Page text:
8. Although I haven't read any circulars, I was under the impression that pay protection meant that you are paid on the ST payscale at the paypoint equal to or next highest than the actual salary you received as a staff grade. Then you would also receive an on call (banding) supplement on top. I don't think it means you continue to get paid as if you were a staff grade. I think this is misinterpretation by medical staffing. Certainly in the old system pay protection meant you got bumped up a few levels on the SpR payscale. But as I say I haven't seen any circulars on this.
  9. The rates went up on 1 July. Public transport rate used to be 23 p per mile, now it's 24 p. Standard user rate was 53 p per mile if your vehicle engine is over 1500 cc, now it's 58.3 p per mile. Ref http://www.nhsemployers.org/pay-conditions/pay-conditions-2339.cfm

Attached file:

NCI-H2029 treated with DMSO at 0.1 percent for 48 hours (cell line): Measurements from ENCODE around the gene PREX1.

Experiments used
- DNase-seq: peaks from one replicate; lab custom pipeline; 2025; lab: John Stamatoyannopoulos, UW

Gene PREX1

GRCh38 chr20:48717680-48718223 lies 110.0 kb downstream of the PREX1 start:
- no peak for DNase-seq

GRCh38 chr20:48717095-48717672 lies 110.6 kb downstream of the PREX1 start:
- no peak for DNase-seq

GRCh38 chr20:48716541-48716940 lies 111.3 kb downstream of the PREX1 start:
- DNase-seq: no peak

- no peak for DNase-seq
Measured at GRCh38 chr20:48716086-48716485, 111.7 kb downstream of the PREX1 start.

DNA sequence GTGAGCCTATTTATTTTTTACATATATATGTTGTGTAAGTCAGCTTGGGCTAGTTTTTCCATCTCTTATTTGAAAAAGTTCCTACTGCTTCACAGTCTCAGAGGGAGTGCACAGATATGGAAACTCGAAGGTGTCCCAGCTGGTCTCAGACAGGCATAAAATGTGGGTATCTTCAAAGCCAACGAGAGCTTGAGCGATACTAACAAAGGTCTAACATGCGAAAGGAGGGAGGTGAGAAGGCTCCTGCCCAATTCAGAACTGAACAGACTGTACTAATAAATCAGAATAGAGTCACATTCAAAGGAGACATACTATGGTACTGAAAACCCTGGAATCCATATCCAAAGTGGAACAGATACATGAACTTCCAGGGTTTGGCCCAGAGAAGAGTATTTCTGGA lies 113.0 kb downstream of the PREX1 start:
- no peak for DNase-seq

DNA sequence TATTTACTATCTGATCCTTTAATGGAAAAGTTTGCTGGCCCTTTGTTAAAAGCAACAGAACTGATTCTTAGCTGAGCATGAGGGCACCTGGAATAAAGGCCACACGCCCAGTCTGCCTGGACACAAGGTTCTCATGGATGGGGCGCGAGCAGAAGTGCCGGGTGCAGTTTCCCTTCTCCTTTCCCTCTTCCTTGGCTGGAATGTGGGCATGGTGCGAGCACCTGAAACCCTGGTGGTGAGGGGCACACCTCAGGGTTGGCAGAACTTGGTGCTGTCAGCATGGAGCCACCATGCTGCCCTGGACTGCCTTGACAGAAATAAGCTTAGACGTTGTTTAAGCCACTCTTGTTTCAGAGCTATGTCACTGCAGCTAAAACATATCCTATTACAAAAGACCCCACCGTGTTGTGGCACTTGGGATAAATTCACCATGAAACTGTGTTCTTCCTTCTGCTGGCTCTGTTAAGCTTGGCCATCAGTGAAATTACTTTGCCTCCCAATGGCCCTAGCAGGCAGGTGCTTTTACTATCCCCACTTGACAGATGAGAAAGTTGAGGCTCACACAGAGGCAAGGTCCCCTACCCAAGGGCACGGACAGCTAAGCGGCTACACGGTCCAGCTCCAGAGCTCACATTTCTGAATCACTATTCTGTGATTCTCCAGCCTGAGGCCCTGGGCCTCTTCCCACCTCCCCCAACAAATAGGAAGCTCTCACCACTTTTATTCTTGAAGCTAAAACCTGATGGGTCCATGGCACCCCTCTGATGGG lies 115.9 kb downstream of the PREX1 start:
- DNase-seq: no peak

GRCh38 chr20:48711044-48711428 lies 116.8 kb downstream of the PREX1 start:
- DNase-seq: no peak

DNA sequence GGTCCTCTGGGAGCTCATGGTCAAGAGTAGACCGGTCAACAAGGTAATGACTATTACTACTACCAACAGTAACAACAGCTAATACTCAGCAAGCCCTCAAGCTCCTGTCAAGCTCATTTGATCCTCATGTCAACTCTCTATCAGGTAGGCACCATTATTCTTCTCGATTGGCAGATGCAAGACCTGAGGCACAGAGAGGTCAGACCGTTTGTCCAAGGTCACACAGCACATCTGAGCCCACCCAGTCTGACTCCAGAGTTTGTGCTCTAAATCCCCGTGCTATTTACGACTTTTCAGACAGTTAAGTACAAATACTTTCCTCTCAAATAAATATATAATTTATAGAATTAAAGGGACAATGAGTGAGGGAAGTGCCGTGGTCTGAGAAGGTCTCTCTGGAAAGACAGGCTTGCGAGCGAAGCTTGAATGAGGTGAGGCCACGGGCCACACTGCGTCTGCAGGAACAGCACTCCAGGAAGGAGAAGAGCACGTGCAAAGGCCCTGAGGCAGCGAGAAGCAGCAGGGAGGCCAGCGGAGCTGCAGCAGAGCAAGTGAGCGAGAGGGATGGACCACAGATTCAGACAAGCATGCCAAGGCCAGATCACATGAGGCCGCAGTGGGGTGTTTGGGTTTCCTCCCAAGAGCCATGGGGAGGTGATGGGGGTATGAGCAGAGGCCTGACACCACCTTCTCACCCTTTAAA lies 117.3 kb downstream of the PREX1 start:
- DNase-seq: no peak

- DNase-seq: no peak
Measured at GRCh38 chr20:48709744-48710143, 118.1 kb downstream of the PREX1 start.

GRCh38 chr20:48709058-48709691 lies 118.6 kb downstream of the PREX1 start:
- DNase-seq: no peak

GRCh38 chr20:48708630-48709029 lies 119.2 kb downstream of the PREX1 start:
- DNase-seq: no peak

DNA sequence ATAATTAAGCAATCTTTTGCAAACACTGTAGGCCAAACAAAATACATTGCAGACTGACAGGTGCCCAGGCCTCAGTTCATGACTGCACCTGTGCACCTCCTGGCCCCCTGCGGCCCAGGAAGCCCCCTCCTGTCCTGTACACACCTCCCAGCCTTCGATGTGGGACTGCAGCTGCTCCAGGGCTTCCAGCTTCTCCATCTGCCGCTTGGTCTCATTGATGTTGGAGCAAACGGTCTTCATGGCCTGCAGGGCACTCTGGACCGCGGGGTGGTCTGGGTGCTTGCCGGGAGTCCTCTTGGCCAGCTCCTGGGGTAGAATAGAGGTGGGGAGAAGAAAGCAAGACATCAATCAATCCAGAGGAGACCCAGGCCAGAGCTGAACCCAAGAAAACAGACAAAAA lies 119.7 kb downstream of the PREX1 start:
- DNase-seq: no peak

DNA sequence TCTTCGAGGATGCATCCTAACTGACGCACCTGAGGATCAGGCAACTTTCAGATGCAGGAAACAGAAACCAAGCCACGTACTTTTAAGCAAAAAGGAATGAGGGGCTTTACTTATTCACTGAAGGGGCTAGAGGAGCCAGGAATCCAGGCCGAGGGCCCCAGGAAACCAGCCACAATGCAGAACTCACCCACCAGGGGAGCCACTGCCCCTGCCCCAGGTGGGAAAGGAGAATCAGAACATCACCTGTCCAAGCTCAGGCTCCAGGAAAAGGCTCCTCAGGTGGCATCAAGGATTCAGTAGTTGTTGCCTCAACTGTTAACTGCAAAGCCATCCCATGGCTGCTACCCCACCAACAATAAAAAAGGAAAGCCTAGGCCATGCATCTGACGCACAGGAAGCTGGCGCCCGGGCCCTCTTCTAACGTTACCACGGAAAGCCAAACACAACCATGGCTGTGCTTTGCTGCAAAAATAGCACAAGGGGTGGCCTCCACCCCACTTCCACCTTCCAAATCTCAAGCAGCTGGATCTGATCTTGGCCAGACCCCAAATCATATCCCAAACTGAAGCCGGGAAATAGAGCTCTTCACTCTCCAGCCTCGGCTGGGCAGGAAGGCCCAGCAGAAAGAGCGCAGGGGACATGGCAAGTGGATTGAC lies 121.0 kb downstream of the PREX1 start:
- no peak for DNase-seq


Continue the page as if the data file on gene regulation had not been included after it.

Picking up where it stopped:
10. Check out the Higher Specialist Training Handbook page 21. Given that it's still available on the RCPsych web site it is presumably still applicable to SpRs. Quote: SpR posts in old age psychiatry, the psychiatry of learning disability, forensic psychiatry or psychotherapy may be advertised for dual training with general psychiatry. The NTN will be awarded in one of these four named specialities. The appointments committee must include appropriate representation from both specialities. Trainees holding an NTN in the four specialities mentioned who are pursuing single CCST training may, during the course of their SpR training, opt to pursue dual training with general psychiatry. They will need to apply and succeed at the next general psychiatry interviews in the deanery, but it will not change their NTN. http://www.rcpsych.ac.uk/PDF/op43.pdf